Opinion: House members probe $535-million loan guarantee by Obama Energy Dept. for Solyndra solar plant


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Here’s a sad and revealing chronology about a U.S. president named Obama, a California company named Solyndra and, now, a congressional investigation into the administration’s loan guarantee of $535 million in a failed green energy project that was supposed to create jobs.

But it didn’t.

At enormous taxpayer cost.

The story starts in the early 2009 days of the Democratic administration of Barack Obama and the hastily written economic stimulus legislation passed by the whopping Democratic congressional majorities of Sen. Harry Reid of Nevada and House Speaker Nancy Pelosi of San Francisco.

You’ll remember it was very important to pass the $787-billion economic stimulus bill as quickly as possible then to keep the 7.1% national unemployment rate from rising further. Today, it’s 9%. So, that didn’t work out well, either.


Remember President Obama went to the Caterpillar plant in his home state of Illinois and said ....

... the worthy stimulus funds would enable the heavy-equipment giant to start hiring again? And Caterpillar’s president said, well, no, not really. He foresaw more layoffs first. But the urgent flow of news moved on because it was very important to get that borrowed money moving out the door as quickly as possible. Back in those days, the term ‘shovel-ready’ wasn’t a joke. It was a promise to put this money to work creating jobs ASAP so Obama could get on with the business of his beloved healthcare bill.

Obama had the idea that since he was going to spend three-quarters of a trillion dollars anyway, why not put a fair chunk of that dough into kick-starting green energy projects, which often need subsidies because they’re still not economically practical to work on their own? Potentially win-win. Or not.

On Sept. 9 that year in a special closed-circuit TV program for the groundbreaking of Solyndra’s new plant, Vice President Joe ‘Recovery Summer’ Biden announced the signing of the $535-million federal loan guarantee, the Energy Department’s first under the stimulus plan.

Joe said, ‘These jobs are the jobs that are going to define the 21st century that will allow America to compete and to lead like we did in the 20th century.”

The money would finance construction of a Solyndra facility, creating 3,000 construction jobs and 1,000 full-time positions in the modern plant making photovoltaic solar panels.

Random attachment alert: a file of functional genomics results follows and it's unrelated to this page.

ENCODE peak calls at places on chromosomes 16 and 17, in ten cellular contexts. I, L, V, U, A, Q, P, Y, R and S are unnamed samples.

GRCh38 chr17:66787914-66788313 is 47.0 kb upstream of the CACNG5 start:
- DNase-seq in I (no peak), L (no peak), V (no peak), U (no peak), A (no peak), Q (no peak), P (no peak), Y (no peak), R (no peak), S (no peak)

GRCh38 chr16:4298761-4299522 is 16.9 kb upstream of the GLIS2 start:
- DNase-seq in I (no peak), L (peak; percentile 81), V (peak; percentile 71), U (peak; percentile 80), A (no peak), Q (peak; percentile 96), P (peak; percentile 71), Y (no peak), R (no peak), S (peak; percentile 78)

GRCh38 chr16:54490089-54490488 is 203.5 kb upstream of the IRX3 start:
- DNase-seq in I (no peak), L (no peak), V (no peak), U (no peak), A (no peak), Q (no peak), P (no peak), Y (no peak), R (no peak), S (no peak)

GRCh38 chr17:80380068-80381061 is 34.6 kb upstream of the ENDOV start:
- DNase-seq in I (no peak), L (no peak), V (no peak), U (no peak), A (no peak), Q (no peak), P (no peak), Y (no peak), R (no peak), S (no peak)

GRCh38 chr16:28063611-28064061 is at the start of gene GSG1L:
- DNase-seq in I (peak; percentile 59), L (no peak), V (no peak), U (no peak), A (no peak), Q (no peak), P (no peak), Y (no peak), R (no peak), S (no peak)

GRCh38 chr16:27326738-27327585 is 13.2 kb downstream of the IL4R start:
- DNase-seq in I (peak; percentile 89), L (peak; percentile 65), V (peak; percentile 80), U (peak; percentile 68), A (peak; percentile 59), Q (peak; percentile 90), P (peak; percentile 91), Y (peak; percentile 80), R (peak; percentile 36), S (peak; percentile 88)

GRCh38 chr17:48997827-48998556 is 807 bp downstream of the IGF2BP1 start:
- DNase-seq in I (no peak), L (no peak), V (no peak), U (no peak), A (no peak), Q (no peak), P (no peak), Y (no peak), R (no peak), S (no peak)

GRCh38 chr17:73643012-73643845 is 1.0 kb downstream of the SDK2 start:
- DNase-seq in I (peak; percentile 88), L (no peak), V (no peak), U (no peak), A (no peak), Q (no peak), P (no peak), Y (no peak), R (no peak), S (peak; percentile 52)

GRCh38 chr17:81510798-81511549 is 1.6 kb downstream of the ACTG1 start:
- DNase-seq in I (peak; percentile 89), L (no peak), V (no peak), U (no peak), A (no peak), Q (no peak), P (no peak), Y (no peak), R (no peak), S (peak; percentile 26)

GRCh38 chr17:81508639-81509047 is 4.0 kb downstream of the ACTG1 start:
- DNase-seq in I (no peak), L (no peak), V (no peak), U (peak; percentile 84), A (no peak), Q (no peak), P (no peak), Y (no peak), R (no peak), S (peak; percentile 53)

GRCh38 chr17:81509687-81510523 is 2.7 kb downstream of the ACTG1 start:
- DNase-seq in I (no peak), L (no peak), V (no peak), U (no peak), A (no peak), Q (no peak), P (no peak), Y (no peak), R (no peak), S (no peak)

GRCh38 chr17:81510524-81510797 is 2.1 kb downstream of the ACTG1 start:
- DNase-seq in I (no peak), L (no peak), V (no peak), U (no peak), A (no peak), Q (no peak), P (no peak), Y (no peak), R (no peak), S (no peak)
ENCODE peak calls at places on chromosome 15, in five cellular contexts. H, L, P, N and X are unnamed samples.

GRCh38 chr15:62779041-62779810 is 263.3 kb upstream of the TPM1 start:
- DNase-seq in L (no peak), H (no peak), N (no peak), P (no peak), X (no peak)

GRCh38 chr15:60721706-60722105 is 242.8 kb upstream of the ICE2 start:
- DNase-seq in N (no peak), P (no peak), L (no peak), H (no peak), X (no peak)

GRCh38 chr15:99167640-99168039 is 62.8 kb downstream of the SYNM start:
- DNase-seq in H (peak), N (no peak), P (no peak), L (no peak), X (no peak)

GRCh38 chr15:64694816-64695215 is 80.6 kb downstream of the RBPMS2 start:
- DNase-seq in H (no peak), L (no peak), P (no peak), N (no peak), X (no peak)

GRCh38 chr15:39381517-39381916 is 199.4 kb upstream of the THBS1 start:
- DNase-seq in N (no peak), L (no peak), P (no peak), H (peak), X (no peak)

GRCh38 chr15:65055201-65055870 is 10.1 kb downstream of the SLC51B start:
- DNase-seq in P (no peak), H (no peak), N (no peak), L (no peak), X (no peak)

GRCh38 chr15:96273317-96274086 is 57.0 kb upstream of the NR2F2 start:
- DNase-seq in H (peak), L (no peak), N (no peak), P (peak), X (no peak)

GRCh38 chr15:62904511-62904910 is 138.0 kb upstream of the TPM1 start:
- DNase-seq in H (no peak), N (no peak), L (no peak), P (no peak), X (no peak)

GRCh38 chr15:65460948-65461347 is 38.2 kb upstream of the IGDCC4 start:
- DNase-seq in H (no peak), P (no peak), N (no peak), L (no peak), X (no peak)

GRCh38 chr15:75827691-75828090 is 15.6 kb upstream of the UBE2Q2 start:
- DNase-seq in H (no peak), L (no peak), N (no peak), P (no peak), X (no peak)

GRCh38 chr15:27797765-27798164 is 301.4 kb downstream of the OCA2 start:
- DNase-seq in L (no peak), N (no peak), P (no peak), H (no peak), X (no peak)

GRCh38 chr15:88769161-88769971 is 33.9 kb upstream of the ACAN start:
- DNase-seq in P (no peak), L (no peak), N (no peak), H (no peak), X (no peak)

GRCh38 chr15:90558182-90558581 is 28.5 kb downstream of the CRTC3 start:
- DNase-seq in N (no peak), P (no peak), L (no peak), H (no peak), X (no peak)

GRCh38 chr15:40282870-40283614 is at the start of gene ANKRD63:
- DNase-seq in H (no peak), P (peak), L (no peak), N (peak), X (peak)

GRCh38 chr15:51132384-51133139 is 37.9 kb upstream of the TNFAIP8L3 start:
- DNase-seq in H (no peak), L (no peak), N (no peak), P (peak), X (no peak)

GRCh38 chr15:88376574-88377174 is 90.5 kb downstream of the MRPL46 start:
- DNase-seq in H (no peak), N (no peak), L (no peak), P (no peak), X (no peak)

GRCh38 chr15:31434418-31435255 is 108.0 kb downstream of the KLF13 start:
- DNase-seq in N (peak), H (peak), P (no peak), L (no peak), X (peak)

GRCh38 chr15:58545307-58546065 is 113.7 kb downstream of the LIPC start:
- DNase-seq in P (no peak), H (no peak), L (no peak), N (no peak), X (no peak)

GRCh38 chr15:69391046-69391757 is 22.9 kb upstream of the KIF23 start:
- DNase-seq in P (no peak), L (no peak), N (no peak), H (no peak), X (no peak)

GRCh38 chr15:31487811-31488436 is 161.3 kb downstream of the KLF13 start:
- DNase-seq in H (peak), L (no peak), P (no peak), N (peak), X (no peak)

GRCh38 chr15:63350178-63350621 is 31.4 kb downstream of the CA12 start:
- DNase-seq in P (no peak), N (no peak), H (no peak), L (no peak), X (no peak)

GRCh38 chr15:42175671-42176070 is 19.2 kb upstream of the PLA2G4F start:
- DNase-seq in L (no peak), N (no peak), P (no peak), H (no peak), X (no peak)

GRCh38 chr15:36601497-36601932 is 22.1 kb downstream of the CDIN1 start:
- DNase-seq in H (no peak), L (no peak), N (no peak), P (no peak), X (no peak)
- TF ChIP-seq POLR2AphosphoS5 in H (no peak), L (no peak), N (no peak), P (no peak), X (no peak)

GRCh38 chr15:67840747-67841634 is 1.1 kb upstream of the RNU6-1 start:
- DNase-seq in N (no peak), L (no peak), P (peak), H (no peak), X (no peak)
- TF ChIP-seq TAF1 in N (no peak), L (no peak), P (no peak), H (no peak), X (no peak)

Because it was such a promising venture, Obama himself visited Fremont eight months later (see photos here and video report here) to hail his administration’s decision to move in that direction.

The president said the facility was ‘leading the way to a brighter and more prosperous future’ and the plant was ‘a testament to American ingenuity and the best workers in the world.’

He said high-tech facilities like Solyndra would help ‘lay a new foundation for lasting growth.’

Then came last November, the day after the midterm elections when everyone was focused on the historic shift to Republican control of the House. Solyndra announced then that not only was it not going to create those 1,000 full-time jobs so eagerly hailed by Obama and Biden, but it also was going to close an older factory and actually lay off 175 full- or part-time workers.

That left U.S. taxpayers holding the financial bag for nearly three-quarters of that loan guarantee, about $390 million.

(Clarification: A Solyndra spokeswoman notes ‘the Department of Energy guaranteed private loans at the height of an unprecedented credit crisis to free up private dollars for a growing – and threatened – strategic industry. These are private loans that Solyndra plans to fully pay back.’


(The spokeswoman adds: ‘To lower costs in the face of intense, subsidized Chinese competition, the company ended production at its old manufacturing facility “Fab 1” in November 2010. That facility had nothing to do with the loan guarantee. Fab 2, a facility currently churning out 1,000 panels, 7 days a week was constructed using the guarantee. The taxpayers have not had to cover any of the company’s loans.’)

But now Fred Upton and Cliff Stearns, chairmen of the House Energy and Commerce Committee and Oversight Subcommittee, have been examining the company’s financials and the possibility of waste and fraud. Since its 2005 founding, it seems that Solyndra has never made a profit and its own auditor had raised serious questions that did not slow or stop the immense guarantee’s approval by the Obama administration.

Last week Upton and Stearns wrote Energy Secretary Steven Chu. The Republicans said:

While we understand the purpose of the Loan Guarantee Program is to help private companies engaging in clean energy products to obtain financing by providing loan guarantees, subsequent events raise questions if Solyndra was the right candidate to receive a loan guarantee in excess of half a billion dollars.

Oh, one other thing: The majority owner of Solyndra is George Kaiser. He’s an Oklahoma billionaire. He was also a bundler, a major fundraiser, for the 2008 presidential campaign of Barack Obama and Joe Biden.

But that’s probably coincidence.

-- Andrew Malcolm

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H/T John Rossomando